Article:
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its legitimate object, might, I fear, de more harm than good in the case supposed. Perhaps even you yourself will find it. most prudent to act without remonstrating, or appearing to be aware of this little anecdote. Julia is very like a certain friend of mine; she has a quick and lively imagination, and keen feelings, which are apt to exaggerate both the good and evil they find in life. She is a charming girl however, as generous and spirited as she is lovely. I paid her the kiss you sent her with all my heart, and she rapped my fingers for my reward with all hers. Pray return as soon as you can. Meantime rely upon the care of yours faithfully,

ARTHUR Mervyn.” “P. S. You will naturally wish to know if I have the least guess concerning the person of the serenader. In truth, I have none. There is no young gentleman of these parts, who might be in rank or fortune a match for Miss Julia, that I think at all likely to play such a character. But

on the other side of the lake, nearly oppo. site to Mervyn-Hall, is a d-d cake-house, the resort of walking gentlemen of all descriptions, poets, players, painters, musicians, who come to rave, and recite, and madden, about this picturesque land of ours. It is paying some penalty for its beauties, that they are the means of drawing this swarm of coxcombs together. But were Julia my daughter, it is one of those sort of fellows that I should fear on her account. She is generous and romantic, and writes six sheets a-week to a female correspondent; and it's a sad thing to lack a subject in such a case, either for exercise of the feelings or of the pen. Adieu once more-were I to treat this matter more seriously than I have done, I should do injustice to your feelings; were I altogether to overlook it, I should discredit my own." .

The consequence of this letter was, that, having first dispatched the faithless messenger with the necessary powers to Mr

Mac-Morlan for purchasing the estate of Ellangowan, Colonel Mannering turned his horse's head in a more southerly direction, and neither "stinted nor staid" until he arrived at the mansion of his friend Mr Mervyn, upon the banks of one of the lakes of Westmoreland.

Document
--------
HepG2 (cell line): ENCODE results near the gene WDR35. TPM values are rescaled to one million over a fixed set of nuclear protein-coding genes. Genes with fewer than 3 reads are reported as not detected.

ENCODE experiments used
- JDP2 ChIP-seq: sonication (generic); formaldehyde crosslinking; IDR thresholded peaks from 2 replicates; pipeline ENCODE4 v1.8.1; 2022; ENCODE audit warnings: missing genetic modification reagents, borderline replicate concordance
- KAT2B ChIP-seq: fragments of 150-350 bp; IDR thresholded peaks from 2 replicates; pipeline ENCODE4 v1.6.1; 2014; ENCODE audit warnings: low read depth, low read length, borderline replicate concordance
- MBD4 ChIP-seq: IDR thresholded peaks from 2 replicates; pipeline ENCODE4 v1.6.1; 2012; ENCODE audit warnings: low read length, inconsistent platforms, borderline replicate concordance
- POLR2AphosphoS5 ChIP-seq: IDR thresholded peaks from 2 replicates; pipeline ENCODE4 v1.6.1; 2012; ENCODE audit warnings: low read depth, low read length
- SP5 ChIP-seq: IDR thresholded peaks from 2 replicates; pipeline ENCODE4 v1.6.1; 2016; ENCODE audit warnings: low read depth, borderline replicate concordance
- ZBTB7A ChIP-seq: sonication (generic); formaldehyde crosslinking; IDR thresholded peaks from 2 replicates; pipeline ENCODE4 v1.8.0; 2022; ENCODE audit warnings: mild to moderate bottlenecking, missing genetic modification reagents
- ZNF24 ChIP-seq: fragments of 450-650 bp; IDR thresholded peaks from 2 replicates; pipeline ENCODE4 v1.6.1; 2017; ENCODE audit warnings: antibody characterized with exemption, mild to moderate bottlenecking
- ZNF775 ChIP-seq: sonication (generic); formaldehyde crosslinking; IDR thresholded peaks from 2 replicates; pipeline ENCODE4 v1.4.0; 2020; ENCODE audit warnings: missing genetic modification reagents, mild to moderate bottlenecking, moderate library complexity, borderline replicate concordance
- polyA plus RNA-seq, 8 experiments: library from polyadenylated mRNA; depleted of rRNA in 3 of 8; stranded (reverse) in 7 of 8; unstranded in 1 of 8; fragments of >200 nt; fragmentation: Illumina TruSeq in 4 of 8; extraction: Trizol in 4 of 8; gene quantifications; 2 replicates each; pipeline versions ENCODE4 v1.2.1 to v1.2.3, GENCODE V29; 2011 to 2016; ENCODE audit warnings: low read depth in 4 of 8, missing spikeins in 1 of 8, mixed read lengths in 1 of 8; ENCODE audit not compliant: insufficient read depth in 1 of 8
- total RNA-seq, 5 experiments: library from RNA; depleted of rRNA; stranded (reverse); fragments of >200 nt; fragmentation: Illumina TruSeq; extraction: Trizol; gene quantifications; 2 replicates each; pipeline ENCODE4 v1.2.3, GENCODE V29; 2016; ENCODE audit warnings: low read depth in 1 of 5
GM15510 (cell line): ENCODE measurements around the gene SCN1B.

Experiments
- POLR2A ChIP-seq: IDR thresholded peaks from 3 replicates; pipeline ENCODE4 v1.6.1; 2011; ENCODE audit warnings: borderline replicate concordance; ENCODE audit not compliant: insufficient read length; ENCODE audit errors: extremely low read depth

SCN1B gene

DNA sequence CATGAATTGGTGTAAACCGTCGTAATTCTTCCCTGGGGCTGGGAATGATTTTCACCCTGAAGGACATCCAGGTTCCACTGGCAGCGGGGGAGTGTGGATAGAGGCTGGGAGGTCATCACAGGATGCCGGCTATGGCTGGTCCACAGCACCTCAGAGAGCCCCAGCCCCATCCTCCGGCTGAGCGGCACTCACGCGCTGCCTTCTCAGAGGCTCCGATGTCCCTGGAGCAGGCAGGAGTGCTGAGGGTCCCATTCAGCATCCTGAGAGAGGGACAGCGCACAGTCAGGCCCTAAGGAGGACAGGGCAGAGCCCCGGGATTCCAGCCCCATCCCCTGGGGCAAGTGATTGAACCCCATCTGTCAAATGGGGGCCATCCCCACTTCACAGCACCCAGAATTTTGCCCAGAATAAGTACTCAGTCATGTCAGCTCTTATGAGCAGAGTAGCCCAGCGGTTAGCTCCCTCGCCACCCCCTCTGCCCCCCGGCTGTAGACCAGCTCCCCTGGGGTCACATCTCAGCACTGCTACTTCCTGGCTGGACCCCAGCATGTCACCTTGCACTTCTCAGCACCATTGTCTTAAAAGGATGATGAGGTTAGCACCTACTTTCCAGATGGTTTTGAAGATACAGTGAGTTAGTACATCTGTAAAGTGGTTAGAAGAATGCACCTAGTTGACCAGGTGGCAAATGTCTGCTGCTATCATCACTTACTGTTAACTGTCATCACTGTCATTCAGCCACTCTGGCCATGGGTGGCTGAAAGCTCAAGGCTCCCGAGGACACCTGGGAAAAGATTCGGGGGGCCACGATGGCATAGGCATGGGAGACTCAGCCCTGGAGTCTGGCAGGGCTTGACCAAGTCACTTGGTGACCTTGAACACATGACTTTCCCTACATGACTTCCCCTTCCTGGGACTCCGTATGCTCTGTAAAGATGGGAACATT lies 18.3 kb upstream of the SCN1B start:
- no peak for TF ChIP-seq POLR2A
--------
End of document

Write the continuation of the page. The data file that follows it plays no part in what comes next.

CHAPTER XVII.

« Heaven first, in its mercy, taught mortals their letters,
For ladies in limbo, and lovers in fetters,
Or some author, who, placing his persons before ye,
Ungallantly leaves them to write their own story.”

When Mannering returned to England, his first object had been to place his daughter in a seminary for feinale education of established character. Not, however, finding her progress in the accomplishments which he wished her to acquire so rapid as his impatience expected, he had withdrawn Miss Mannering from the school at the end of the first quarter. So she had orly time to form an eternal friendship with Miss Matilda .Marchmont, a young lady about her own age, which was nearly - VOL. I, .

M

eighteen. To her faithful eye were ad. dressed those formidable quires which issued forth from Mervyn Hall, on the wings of the post, while Miss Mannering was a guest there. The perusal of a few extracts from these may be necessary to render our story intelligible.

“Alas! my dearest Matilda, what a tale is mine to tell! Misfortune from the cradle has set her seal upon your unhappy friend.' That we should be severed for so slight a cause an ungrammatical phrase in my Italian exercise, and three false notes in one of Paesiello's sonatas ! But it is a part of my father's character-of whom it is impossible to say, whether I love, admire, or fear him the most. His suc cess in life and in war-his habit of making every obstacle yield before the energy of his exertions, even where they seemed insurmountable, --all these have given a hasty and peremptory cast to his character, which can neither endure contradiction, nor make allowance for defici.

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